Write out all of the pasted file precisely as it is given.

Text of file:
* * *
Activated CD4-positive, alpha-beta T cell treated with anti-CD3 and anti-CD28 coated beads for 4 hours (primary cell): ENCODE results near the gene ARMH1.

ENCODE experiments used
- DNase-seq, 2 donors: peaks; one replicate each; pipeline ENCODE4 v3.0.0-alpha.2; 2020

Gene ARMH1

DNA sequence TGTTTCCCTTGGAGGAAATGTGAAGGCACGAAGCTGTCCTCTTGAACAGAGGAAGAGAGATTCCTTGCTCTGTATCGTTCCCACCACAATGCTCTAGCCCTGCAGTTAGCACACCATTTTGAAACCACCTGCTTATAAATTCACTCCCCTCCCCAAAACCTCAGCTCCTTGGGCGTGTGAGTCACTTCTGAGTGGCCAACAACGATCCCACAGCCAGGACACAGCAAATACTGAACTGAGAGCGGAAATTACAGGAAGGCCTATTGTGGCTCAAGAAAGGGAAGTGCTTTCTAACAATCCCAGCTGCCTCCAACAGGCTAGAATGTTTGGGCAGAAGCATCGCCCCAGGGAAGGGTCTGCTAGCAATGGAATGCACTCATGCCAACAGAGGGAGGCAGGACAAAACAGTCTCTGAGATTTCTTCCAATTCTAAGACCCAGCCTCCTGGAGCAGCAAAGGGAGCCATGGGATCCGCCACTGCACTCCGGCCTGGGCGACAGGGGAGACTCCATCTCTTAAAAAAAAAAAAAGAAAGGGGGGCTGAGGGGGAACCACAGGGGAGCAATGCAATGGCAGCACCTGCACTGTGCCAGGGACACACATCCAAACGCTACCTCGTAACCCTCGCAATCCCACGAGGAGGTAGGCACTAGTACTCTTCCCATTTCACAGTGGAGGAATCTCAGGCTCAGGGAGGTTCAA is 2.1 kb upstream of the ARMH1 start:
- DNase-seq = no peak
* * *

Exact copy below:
Activated CD4-positive, alpha-beta T cell treated with anti-CD3 and anti-CD28 coated beads for 4 hours (primary cell): ENCODE results near the gene ARMH1.

ENCODE experiments used
- DNase-seq, 2 donors: peaks; one replicate each; pipeline ENCODE4 v3.0.0-alpha.2; 2020

Gene ARMH1

DNA sequence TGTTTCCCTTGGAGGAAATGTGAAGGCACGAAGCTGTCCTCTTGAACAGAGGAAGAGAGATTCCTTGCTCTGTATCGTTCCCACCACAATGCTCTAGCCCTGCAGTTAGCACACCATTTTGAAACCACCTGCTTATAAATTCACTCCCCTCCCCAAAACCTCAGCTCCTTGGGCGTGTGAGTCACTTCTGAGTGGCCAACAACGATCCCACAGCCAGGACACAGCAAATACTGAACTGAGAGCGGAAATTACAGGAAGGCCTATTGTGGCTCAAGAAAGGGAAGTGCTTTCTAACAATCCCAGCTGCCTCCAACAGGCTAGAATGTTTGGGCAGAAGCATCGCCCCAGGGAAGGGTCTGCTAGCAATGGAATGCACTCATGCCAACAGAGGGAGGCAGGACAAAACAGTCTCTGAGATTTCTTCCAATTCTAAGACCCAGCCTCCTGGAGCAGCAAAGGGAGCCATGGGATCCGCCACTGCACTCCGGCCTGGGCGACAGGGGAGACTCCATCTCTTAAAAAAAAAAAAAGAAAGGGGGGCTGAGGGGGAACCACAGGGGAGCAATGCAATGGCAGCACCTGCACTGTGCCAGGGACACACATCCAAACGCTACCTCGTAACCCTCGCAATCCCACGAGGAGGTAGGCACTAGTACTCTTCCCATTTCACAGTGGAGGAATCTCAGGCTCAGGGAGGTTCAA is 2.1 kb upstream of the ARMH1 start:
- DNase-seq = no peak